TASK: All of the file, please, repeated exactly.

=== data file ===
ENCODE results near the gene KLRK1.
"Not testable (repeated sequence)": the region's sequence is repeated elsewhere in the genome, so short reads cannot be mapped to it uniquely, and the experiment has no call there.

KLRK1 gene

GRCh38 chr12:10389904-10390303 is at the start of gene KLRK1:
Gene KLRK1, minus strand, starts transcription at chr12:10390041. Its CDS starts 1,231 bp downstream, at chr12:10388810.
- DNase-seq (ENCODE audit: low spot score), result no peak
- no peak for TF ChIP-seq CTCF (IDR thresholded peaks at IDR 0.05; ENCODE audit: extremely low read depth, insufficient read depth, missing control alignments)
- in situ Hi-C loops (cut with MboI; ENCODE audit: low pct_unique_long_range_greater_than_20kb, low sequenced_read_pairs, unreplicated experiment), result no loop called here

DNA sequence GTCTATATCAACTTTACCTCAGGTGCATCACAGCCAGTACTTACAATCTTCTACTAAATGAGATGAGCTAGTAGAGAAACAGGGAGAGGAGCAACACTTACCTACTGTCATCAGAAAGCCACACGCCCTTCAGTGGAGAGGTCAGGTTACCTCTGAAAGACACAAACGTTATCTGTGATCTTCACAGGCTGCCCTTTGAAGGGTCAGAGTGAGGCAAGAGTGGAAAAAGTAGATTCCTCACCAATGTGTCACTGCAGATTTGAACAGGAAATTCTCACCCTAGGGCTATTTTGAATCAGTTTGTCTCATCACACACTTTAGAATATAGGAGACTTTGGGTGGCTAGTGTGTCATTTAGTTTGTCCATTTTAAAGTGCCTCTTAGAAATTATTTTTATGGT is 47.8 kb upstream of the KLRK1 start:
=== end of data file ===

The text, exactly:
ENCODE results near the gene KLRK1.
"Not testable (repeated sequence)": the region's sequence is repeated elsewhere in the genome, so short reads cannot be mapped to it uniquely, and the experiment has no call there.

KLRK1 gene

GRCh38 chr12:10389904-10390303 is at the start of gene KLRK1:
Gene KLRK1, minus strand, starts transcription at chr12:10390041. Its CDS starts 1,231 bp downstream, at chr12:10388810.
- DNase-seq (ENCODE audit: low spot score), result no peak
- no peak for TF ChIP-seq CTCF (IDR thresholded peaks at IDR 0.05; ENCODE audit: extremely low read depth, insufficient read depth, missing control alignments)
- in situ Hi-C loops (cut with MboI; ENCODE audit: low pct_unique_long_range_greater_than_20kb, low sequenced_read_pairs, unreplicated experiment), result no loop called here

DNA sequence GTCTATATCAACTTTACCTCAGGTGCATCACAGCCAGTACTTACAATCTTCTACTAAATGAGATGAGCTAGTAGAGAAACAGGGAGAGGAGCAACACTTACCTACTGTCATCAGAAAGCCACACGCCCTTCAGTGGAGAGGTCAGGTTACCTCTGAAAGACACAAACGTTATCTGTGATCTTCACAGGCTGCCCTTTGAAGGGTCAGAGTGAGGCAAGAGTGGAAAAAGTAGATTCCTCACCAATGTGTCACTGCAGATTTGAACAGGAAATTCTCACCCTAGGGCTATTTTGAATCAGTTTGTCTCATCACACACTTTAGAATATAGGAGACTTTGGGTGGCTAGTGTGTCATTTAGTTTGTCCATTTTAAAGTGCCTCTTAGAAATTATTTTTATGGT is 47.8 kb upstream of the KLRK1 start: